# [R] misclassification matrix

Tom Fletcher tom.fletcher.mp7e at statefarm.com
Wed Oct 6 19:46:59 CEST 2010

```I think what you are looking for is

?table
and/or
?prop.table

So, let's say you have two matrices: ACTUAL and CLASS, you can ...

table(ACTUAL, CLASS)

Or, diag(1-prop.table(table(ACTUAL, CLASS), 1)) to get row percentages
and take the diagonal.

So, using your example:

# table() as above would render the following matrix
mat <- matrix(c(100, 25, 10, 250, 100, 5, 50, 25, 40), 3)

and prop.table() renders:

> prop.table(mat, 1)
[,1]      [,2]      [,3]
[1,] 0.2500000 0.6250000 0.1250000
[2,] 0.1666667 0.6666667 0.1666667
[3,] 0.1818182 0.0909091 0.7272727

In the above, the diagonal is the % correctly classified.

> diag(1-prop.table(mat, 1))
[1] 0.7500000 0.3333333 0.2727273

TF

-----Original Message-----
From: r-help-bounces at r-project.org [mailto:r-help-bounces at r-project.org]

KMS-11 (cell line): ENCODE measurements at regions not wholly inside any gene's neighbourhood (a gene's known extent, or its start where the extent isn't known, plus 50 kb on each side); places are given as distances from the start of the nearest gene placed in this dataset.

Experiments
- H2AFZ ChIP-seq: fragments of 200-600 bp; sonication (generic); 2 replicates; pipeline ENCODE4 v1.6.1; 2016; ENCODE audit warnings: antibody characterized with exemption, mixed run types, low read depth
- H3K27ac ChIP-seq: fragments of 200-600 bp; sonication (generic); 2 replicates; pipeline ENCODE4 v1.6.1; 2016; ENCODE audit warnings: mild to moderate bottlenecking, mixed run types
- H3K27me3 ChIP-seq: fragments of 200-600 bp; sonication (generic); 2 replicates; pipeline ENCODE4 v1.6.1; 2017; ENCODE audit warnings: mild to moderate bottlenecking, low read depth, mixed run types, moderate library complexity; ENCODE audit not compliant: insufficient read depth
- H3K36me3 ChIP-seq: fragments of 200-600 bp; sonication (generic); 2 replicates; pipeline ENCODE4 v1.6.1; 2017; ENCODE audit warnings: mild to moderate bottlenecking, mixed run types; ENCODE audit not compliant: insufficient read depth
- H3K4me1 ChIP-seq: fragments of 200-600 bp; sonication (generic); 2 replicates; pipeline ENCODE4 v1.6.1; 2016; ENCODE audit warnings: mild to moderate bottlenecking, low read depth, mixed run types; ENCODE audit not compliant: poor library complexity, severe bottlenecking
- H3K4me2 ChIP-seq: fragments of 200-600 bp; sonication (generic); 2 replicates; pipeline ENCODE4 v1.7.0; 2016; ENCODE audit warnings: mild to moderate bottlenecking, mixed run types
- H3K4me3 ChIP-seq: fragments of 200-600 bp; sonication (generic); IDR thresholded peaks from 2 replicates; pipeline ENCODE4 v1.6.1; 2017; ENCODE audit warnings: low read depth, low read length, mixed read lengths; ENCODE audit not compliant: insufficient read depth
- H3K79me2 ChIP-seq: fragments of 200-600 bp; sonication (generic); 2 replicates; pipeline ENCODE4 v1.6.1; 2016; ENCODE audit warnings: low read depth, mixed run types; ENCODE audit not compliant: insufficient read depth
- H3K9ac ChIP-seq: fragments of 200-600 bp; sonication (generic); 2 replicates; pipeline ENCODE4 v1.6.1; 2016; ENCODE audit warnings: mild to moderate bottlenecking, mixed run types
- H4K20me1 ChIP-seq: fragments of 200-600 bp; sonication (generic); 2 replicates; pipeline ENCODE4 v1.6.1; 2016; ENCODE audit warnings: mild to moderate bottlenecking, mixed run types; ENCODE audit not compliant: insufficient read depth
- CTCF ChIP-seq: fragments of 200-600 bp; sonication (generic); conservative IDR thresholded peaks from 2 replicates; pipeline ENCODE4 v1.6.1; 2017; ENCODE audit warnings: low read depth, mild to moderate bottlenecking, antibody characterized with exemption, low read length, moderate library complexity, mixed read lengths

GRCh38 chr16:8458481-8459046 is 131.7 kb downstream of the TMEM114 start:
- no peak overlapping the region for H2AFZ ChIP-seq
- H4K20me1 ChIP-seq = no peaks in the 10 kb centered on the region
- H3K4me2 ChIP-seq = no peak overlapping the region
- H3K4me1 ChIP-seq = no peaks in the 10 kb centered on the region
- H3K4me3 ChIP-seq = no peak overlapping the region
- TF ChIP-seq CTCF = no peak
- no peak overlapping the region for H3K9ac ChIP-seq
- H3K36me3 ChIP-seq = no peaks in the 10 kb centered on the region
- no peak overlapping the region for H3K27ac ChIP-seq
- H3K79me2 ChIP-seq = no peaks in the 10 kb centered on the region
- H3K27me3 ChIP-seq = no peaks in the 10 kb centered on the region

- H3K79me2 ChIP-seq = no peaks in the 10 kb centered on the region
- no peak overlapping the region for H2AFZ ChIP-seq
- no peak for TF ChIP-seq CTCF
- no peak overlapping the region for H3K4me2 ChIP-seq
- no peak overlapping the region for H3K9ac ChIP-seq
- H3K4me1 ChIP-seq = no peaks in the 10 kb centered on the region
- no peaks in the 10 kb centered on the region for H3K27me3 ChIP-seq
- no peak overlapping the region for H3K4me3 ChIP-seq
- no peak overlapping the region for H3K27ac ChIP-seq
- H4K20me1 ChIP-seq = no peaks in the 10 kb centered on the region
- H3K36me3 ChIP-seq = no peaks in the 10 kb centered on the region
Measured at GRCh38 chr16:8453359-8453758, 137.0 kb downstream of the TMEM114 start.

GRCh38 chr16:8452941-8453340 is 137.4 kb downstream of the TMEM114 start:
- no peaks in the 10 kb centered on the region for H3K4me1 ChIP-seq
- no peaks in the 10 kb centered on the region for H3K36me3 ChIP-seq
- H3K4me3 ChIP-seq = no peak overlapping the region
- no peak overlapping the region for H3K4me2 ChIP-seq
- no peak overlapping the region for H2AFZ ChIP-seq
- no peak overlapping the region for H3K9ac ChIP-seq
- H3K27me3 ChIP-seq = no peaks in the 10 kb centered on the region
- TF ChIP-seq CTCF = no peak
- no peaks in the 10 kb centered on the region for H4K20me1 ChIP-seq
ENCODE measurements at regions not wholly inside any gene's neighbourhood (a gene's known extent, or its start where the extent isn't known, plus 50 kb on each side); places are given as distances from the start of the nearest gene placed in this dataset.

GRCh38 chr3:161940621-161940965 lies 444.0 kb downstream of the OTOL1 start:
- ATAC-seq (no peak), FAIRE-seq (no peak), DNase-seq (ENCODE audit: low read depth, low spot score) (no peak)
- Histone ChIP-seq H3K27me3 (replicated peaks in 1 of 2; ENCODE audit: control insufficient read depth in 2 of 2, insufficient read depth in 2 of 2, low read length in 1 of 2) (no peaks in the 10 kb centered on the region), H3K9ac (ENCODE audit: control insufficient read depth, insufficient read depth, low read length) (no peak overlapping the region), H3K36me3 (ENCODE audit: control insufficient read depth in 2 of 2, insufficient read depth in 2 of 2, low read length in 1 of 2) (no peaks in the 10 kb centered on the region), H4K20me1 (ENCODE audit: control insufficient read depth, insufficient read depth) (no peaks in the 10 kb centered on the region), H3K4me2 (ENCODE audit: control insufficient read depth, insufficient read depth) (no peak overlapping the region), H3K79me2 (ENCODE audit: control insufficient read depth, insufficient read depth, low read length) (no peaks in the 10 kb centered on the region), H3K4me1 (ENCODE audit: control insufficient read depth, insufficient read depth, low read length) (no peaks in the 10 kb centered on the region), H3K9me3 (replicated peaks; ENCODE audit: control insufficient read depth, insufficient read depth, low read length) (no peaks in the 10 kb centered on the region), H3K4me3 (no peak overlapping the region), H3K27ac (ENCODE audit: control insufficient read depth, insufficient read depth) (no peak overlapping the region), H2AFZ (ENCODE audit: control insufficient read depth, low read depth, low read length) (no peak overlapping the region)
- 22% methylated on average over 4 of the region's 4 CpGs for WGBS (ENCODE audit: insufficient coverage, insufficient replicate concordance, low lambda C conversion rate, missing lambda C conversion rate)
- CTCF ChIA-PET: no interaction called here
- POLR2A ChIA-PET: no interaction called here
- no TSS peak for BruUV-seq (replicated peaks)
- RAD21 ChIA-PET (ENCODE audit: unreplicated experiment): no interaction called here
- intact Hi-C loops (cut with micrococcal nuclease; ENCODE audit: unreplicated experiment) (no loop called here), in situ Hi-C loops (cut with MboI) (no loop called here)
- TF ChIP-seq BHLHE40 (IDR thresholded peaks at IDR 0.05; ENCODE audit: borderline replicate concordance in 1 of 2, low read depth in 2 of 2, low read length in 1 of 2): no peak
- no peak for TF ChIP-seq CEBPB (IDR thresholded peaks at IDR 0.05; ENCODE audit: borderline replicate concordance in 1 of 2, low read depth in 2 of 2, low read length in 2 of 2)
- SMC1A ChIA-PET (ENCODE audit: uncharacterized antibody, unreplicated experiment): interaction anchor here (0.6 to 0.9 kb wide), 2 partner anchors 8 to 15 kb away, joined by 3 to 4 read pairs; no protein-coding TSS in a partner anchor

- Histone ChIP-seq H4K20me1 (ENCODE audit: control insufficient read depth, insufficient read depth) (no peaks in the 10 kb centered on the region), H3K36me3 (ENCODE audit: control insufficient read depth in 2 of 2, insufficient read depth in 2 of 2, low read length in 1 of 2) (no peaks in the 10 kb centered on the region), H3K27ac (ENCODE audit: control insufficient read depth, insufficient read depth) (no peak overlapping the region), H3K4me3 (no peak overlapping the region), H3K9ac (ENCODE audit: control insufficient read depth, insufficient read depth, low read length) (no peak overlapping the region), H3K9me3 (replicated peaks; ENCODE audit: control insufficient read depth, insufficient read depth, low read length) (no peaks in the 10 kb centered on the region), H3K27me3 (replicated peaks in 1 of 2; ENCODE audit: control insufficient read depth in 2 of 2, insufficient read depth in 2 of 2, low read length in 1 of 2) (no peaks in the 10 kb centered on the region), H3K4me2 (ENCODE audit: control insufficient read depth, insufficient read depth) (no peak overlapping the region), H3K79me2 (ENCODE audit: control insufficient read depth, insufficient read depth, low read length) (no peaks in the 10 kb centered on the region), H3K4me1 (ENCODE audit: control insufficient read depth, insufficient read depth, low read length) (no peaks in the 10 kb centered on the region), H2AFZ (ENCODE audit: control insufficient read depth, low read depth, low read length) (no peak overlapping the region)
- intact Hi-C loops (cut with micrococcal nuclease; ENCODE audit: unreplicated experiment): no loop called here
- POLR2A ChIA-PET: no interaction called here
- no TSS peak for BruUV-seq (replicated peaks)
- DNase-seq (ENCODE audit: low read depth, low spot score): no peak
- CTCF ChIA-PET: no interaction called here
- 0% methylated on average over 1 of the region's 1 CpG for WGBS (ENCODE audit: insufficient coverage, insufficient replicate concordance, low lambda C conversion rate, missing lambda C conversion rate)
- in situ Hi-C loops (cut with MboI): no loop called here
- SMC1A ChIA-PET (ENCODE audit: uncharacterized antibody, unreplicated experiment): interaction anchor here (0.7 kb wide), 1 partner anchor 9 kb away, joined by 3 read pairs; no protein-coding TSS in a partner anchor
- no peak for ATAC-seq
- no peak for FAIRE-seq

On Behalf Of Gregory Ryslik
Sent: Wednesday, October 06, 2010 10:19 AM
To: R Help
Subject: [R] misclassification matrix

HI Everyone,

I am working with the following situation. I have n observations and j
possible outcomes and each one of the n observations is assigned a class
from 1 to j.  Furthermore, this process is done m times (for some large
m > 1000).

What I want to do is create a misclassification matrix which tells me
for each one of the possible classes, how many observations were
classified correctly, and then how many were incorrectly at each level.
Here is an example of what I mean

0 	1	 2	Misclassification
0     100 250  50   .75
1	25	100	25	.333333
2	10	5	40   .2727273

For each one of the 1 to j elements, I can use a nested for loop to
count how many were classified as 0, are in 1, etc and then construct
such matrix. Thus for each element I have j comparisons and then I have
j total rows leading to an O(j^2) running time.

Any way I can avoid such a for loop and perhaps make it run a bit
quicker? If not, any ideas then at least how to avoid the double for
loop and make the code more aesthetically pleasing?

As always, thank you for your help!

Kind regards,
Greg
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